Engaging in Illicit Sexual Conduct in Foreign Places. — Any United States citizen or alien admitted for permanent residence who travels in foreign commerce, and engages in any illicit sexual conduct with another person shall be fined under this title or imprisoned not more than 30 years, or both.

As the title implies, § 2423(c) was intended to criminalize "Engaging in Illicit Sexual Conduct in Foreign Places." It was aimed in part at the "ugly American," whose sexual exploits and visitation to sexual guesthouses abroad have helped to stimulate the sex trade in young children even to the point of wrenching them at an early age from their own homes.

The statute expanded upon 18 U.S.C. § 2423(b), which had been previously enacted to criminalize "Travel With Intent To Engage in Illicit Sexual Conduct." Congress recognized the difficulty of proving that a defendant traveled "for the purpose of" engaging in illicit sexual conduct, id., and passed § 2423(c) to "close loopholes that facilitated the abuse of children abroad by sex tourists," United States v. Bollinger, 798 F.3d 201, 219 (4th Cir. 2015). As the House Conference Report explained, "Current law [§ 2423(b)] requires the government to prove that the defendant traveled with the intent to engage in the illegal activity. Under this section [§ 2423(c)], the government would only have to prove that the defendant engaged in illicit sexual conduct with a minor while in a foreign country." H.R. CONF. REP. No. 108-66, at 51 (2003), reprinted in 2003 U.S.C.C.A.N. 683, 686.2

We construe the statute accordingly.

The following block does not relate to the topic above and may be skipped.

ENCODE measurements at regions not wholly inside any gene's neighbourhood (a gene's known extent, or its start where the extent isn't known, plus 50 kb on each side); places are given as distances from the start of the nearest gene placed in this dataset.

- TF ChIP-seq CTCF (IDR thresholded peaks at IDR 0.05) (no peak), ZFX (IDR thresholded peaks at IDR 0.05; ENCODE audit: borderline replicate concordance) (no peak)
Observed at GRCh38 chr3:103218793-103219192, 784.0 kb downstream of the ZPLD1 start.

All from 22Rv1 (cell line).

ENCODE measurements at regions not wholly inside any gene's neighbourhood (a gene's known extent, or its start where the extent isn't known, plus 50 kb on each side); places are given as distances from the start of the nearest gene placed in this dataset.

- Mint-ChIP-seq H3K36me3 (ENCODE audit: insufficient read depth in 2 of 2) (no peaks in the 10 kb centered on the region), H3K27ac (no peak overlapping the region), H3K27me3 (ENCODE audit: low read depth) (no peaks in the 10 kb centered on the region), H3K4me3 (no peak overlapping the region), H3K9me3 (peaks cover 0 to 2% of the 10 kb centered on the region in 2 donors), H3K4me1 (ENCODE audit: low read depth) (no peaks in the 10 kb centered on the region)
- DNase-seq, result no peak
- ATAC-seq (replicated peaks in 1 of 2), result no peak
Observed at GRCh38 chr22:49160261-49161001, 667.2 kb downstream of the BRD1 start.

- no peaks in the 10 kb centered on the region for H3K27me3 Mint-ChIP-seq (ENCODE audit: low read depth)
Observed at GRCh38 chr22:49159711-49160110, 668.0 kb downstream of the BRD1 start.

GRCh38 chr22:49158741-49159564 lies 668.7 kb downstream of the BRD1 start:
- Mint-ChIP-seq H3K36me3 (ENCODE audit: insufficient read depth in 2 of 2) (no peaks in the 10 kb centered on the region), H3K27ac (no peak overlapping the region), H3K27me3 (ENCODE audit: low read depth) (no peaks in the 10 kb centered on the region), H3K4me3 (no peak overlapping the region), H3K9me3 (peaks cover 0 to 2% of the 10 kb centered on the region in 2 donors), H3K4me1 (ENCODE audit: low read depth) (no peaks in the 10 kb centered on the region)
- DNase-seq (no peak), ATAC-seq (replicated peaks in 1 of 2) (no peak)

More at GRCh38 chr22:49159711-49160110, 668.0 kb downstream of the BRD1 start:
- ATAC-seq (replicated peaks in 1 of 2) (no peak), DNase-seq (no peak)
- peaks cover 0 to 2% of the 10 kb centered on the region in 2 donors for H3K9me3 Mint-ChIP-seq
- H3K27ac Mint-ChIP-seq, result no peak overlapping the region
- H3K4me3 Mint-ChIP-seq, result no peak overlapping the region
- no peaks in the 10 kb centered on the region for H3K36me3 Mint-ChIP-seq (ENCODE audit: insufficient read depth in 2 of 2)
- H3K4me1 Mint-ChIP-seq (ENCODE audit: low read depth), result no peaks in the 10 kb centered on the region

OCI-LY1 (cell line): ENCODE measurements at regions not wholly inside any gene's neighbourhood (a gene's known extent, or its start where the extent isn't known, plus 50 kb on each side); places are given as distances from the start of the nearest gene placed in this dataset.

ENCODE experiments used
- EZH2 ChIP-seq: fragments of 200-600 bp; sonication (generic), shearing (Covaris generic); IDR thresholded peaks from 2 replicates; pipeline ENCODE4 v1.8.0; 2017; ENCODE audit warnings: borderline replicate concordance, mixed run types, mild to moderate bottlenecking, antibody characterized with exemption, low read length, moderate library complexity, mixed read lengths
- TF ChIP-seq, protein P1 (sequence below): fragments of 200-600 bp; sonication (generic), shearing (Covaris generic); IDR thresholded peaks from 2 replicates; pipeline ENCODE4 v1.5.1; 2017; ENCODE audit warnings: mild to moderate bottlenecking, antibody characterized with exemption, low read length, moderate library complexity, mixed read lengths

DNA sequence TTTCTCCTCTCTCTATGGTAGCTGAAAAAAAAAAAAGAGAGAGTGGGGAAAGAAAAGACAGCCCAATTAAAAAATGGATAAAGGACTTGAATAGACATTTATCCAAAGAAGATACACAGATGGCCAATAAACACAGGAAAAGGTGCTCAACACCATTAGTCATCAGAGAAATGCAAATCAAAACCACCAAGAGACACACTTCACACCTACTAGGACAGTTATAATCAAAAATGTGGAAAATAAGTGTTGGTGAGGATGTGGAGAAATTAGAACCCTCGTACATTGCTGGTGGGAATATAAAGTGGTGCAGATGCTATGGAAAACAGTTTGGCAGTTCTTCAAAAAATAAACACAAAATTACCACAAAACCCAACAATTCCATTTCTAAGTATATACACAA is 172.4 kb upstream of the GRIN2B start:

Merriam-Webster's Collegiate Dictionary defines "travel" as "to go on or as if on a trip or tour," "to go from place to place," and "to move or undergo transmission from one place to another." MERRIAM-WEBSTER'S COLLEGIATE DICTIONARY 1331 (11th ed. 2003). Neither party contends that prohibited sexual conduct must occur en route from one place to another, and such a narrow construction of travel would surely defeat the intent of Congress. See United States v. Clark, 435 F.3d 1100, 1107 (9th Cir. 2006) ("It [§ 2423(c)] does not require that the conduct occur while traveling in foreign commerce."). Rather, travel denotes a broader concept of movement abroad. A person may still be traveling even after a significant amount of time in a given location so long as the visit is sufficiently transient or contemplates some future departure. See United States v. Jackson, 480 F.3d 1014, 1022 (9th Cir. 2007). Travel can thus continue until a party either returns to his or her place of origin or permanently resettles elsewhere. As the Ninth Circuit has observed, "[A]n understanding that travel ends only upon permanent resettlement in a foreign country is supported by courts' regular use of a distinction between individuals who are physically present without intending to stay in a locale and those who are present with an intent to remain. People in the first category are usually considered mere visitors, while people in the second category are considered residents or domiciliaries of the new location." Id. at 1023-24. This construction "comports with colloquial usage." Id. at 1023.